anonymous
  • anonymous
Identify the following relation on ℕ as one-to-one, one-to-many, many-to-one, or many-to-many: R = {(x,y) | x = y+1}
Mathematics
katieb
  • katieb
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anonymous
  • anonymous
@zepdrix hey buddy, feel like helping me do a little math?
phi
  • phi
if you know what number y is , can you find x ?
anonymous
  • anonymous
yes

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phi
  • phi
if you know x, could you find y ?
anonymous
  • anonymous
yes
phi
  • phi
if you can do that, then it is one-to-one.
anonymous
  • anonymous
okay, thank you. it wasn't put so simply in my text :X
anonymous
  • anonymous
@phi Calculate the following composition function using the functions f and g defined below: f:N→N, f(x) = x2 and g:N→N, g(x) = 2x - 3 (g∘f)(75) would you also mind showing me how to solve this kind of problem, please? does this mean that f(x) and g(x) = 75?
phi
  • phi
do you know what f(1) means ?
anonymous
  • anonymous
that f(x)=f(1)
phi
  • phi
yes, and do you know how to "evaluate" f(1) ? i.e. what number is that ?
anonymous
  • anonymous
you plug it into all the x for f(x). so, i just plug 75 into both sides?
phi
  • phi
f(x) is the "name" \(x^2\) (I assume you mean this and not x*2) is the "rule" or instruction If we say f(x) we are using a "short name" for x^2 if we say f(1), that means replace x with 1 in the formula: we get 1^2 = 1*1= 1
phi
  • phi
(g∘f)(75) is just ugly syntax that means g( f(75) ) which is also a bit ugly. but we tackle it in steps for example, what is f(75) ?
anonymous
  • anonymous
5625
phi
  • phi
yes, and that means g( f(75) )= g(5625) g(x) = 2x -3 what is g(5625)
anonymous
  • anonymous
11247
phi
  • phi
that is how you do it.
anonymous
  • anonymous
so its left to right?
anonymous
  • anonymous
it would have been different if i had done the other side first
phi
  • phi
you can also do this (g∘f)(75) first do (g∘f)(x) which means g( f(x) ) that means replace x in the formula for g with f(x) g(x)= 2x-3 g( f(x) )= 2* f(x) -3 but f(x) is x^2 so we get g(f(x))= 2*x^2 -3 now we can do (g∘f)(75) = 2*(75)^2 -3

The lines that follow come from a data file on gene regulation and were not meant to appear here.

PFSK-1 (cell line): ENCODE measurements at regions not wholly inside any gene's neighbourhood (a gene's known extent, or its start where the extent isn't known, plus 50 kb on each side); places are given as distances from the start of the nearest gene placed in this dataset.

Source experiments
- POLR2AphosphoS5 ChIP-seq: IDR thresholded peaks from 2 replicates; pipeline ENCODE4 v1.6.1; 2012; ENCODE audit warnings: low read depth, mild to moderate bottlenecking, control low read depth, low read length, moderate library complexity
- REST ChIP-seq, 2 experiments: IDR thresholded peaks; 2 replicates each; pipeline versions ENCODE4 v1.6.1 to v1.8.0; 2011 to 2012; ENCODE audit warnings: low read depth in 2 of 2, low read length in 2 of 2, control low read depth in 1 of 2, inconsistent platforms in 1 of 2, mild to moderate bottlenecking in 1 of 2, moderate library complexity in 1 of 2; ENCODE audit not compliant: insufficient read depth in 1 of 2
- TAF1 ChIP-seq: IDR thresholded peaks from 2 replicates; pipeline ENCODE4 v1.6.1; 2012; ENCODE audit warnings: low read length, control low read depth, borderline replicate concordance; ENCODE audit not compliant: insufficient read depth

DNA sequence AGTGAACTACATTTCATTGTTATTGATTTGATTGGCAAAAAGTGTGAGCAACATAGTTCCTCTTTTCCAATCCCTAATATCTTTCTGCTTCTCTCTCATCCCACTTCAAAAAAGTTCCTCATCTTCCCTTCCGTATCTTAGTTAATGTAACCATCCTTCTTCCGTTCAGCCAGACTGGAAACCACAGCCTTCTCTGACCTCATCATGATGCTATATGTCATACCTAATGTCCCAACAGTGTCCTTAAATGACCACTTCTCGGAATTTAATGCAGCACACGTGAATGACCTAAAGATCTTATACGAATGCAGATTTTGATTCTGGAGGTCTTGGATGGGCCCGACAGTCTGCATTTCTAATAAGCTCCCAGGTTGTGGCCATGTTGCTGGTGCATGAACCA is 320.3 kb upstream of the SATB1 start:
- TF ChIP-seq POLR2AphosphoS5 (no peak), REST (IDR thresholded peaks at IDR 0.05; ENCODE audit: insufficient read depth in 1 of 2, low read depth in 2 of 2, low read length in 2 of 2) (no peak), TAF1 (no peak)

phi
  • phi
yes, there is no guarantee we get the same answer for (f∘g)(75)
anonymous
  • anonymous
you're sure about this?
phi
  • phi
yes, the process is correct. I am not sure what you mean by f(x)=x2 that might mean x^2 or x*2, but you will have to say which you meant. (x2 is not "legal" but lots of people don't know how else to write x^2 i.e. \(x^2\)
anonymous
  • anonymous
its ^2
phi
  • phi
normally people don't pick big numbers for x (like 75) because you get huge numbers, and the point is not to learn arithmetic, but how to compose functions.
anonymous
  • anonymous
Okay, that is pretty straight forward. I was just confused about what the symbol meant and which came first; or, if i was going to get two answers. I have one other things i need to clear up and that is determining weather sets are reflexive, symmetric, transitive, or asymetric. You did a pretty great job explaining 1 to 1 earlier. I wonder if you can help me out with a couple other questions.  Symmetric: For every element x or y in the set, if (x,y) is in the relation then (y,x) is also in the relation.  Antisymmetric: For every element x or y in the set, for every case where (x,y) and (y,x) are both in the relation, x = y.  Reflexive: For every element x in the set, (x,x) is in the relation.  Transitive: For every set of three elements x, y, and z, if (x,y) and (y,z) are in the relation then (x,z) is also in the relation. ^^ these are my definitions Let S = {1,2,3}. Determine the truth value of the statement: The following relation is symmetric on S. R1 = {(1,3), (3,3), (3,1), (2,2), (2,3), (1,1), (1,2)} and that is my problem.
anonymous
  • anonymous
 Symmetric: For every element x or y in the set, if (x,y) is in the relation then (y,x) is also in the relation. i actually do not understand what this means. if the x,y is in relation that means it's in an ordered pair, right?
anonymous
  • anonymous
phi
  • phi
a relation has an "in" and an "out" you start with x (the input) , and use a formula to find y (the output) (x,y) means we put in "x" and got out "y" (y,x) means we put in "y" and got out "x"
anonymous
  • anonymous
so, this set isn't symmetric because you can put in x = 1 y = 2 but you cant put 2-x and y = 1
phi
  • phi
yes, exactly. it has (1,2) but not (2,1), so not symmetric

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